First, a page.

2.3. Plasmonic wave excitation in a metallic two-dimensional (2D) sub-wavelength hole array (2DSHA) structure
Surface plasmonic waves can be excited by numerous structures. The metallic 2DSHA structure  is one of the commonly used plasmonic structures for performance enhancement in infrared photodetectors [8, 10–12]. Figure 2 shows a schematic structure with the light incident scheme of the metallic 2DSHA array structure. The 2DSHA structure is a square lattice with the period of , and the diameter of the hole is. The periodical structure provides a grating vector of . Surface plasmonic wave can be excited when the grating vector of matches the , that is, .
Figure 3 shows the cross section of the light incidence on the 2DSHA structure. The excited plasmonic waves and the scattered waves by the 2DSHA structure are indicated in the figure.
From E-M field boundary conditions, the following relations hold:
The excitation efficiencycan be defined by the overlap integral of the incident filed with the plasmonic waves, that is,
where is the magnetic field of the incident wave modified by the 2DSHA, that is, the periodical 2DSHA structure will introduce periodical variation in as well.
2.4. Near-field E-field distribution in the 2DSHA structure
The near-field E-field component can be simulated as well. Figure 4 shows the top (x-y) and cross-section (x-z) views of the component at different wavelengths. The 2DSHA structure is square lattice with a period of 2.3 µm, and the diameter of the hole is 1.15 µm. The simulation is performed using CST Microwave studio®. The incident light is linearly polarized surface normal plane wave with E-field magnitude of 1 V/m. The colour scale bar represents the magnitude of the Ex.
Figure 5 shows the top (x-y) and cross-section (x-z) views of the component at different wavelengths. From Figures 4 and 5, both Ex and Ez strongly depend on the excitation wavelengths. Ez is high between 7.6 and 8.5 µm, whereas Ex is strong between 7.6 and 8.0 µm. Ez is primarily at the edge of the holes, whereas Ex is inside the holes. The period of the 2DSHA µm, .
From Eq. (35),is
where λ0 is the free space wavelength, εm and εd are the relative permittivity of the metal and GaAs, respectively. The dielectric constant of GaAs in the long-wave infrared region is 10.98 . The dielectric constant of Au is calculated to be −1896 + i684 at 7.6 µm . The calculated plasmonic resonant wavelength is λsp = 7.6 µm. At the resonant wavelength (i.e. ), the E-fields are strongly confined near the surface. Such strong surface confinement of plasmonic waves enables high absorption using a thin absorption layer and thus leads to significant enhancement in quantum dot infrared photodetectors (QDIPs) [8, 10–13, 15]. In the following sections, we will first give a brief introduction of QDIPs, followed by the description of surface plasmonic enhancement in QDIPs.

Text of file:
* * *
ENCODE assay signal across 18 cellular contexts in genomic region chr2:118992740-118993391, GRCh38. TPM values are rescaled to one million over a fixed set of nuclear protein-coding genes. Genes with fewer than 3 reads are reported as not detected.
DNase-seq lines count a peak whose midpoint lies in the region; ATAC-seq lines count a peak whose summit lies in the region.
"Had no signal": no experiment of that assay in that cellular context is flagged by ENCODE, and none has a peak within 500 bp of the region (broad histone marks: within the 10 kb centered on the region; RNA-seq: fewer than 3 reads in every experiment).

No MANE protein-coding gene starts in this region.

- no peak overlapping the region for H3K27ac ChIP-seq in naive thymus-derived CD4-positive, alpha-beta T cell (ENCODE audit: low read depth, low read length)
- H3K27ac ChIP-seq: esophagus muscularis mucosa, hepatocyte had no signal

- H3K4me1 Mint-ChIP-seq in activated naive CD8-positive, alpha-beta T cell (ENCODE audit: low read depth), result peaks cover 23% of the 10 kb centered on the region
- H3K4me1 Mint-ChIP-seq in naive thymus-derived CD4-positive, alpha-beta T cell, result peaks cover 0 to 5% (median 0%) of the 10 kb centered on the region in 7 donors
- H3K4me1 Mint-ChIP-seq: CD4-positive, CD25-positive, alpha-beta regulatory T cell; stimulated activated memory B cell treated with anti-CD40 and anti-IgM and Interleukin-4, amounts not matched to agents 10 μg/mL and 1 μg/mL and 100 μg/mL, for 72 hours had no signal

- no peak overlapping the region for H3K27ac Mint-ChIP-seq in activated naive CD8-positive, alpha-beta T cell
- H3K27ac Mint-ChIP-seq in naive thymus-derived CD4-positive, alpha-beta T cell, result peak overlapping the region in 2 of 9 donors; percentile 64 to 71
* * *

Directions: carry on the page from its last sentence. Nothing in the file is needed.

3. QDIPs in mid-wave infrared (MWIR) and long-wave infrared (MWIR/LWIR) detection
QDIPs are based on intersubband transitions in self-assembled InAs quantum dots (QDs). The simplified band diagram and the schematic structures of a QD infrared photodetector (QDIP) are shown in Figure 6(a) and 6(b), respectively. The s, p, d, f, represent the energy levels of a QD with the wetting layers (WL). A typical QDIP consists of vertically-stacked InAs quantum dots layers with GaAs capping layers. The electrons are excited by the normal incident light and subsequently collected through the top electrode and generate photocurrent. This is a unipolar photodetector, where only conduction band is involved in the photodetection and photocurrent generation process.
The QDIP technology offers a promising technology in MWIR and LWIR photodetection due to the advantages provided by the three-dimensional (3D) quantum confinement of carriers—including intrinsic sensitivity to normal incident radiation , high photoconductive (PC) gain, high quantum efficiency  and photoresponsivity . The normal incidence detection capability greatly simplifies the fabrication complexity for a large format (1K × 1K) FPA. The high photoconductive (PC) gain and high photoresponsivity provide a promising way for MWIR and LWIR sensing and detection.
Figure 7 shows the photodetection spectrum of a QDIP. It covers a broadband IR spectrum from 3 to 9 µm. The insert of Figure 7 shows an atomic force microscopic (AFM) picture of the QDs by self-assembled epi-growth. The growth gives high-density QDs with uniform sizes. The InAs/GaAs QD material is a mature material system with low substrate cost, high material quality and large wafer growth capability. It can offer low-cost MWIR and LWIR photodetectors and focal plane arrays (FPAs) with simplified fabrication processes and high yield. Detailed QDIP performance, such as photoconductive gains, noise, photoresponsivity and photodetectivity can be found in literature [20–27].
4. 2DSHA plasmonic-enhanced QDIPs
4.1. Backside configured 2DSHA-enhanced QDIPs
Surface confinement of plasmonic waves enables high absorption using a thin absorption layer and thus leads to significant enhancement in QDIPs [8, 10–13, 15]. We have developed a backside-configured plasmonic enhancement technology by fabricating the 2DSHA plasmonic structures on top of a QDIP and illuminating the QDIP from the opposite side of the plasmonic structure (i. e. backside illumination) . Figure 8(a) and 8(b) show the schematic cross-section structures of the backside-configured plasmonic QDIP and the reference QDIP without the plasmonic structure, respectively. Figure 8(c) and 8(d) show scanning electron microscopic (SEM) images of the plasmonic structures on a QDIP and a close-up view of the plasmonic structure, respectively.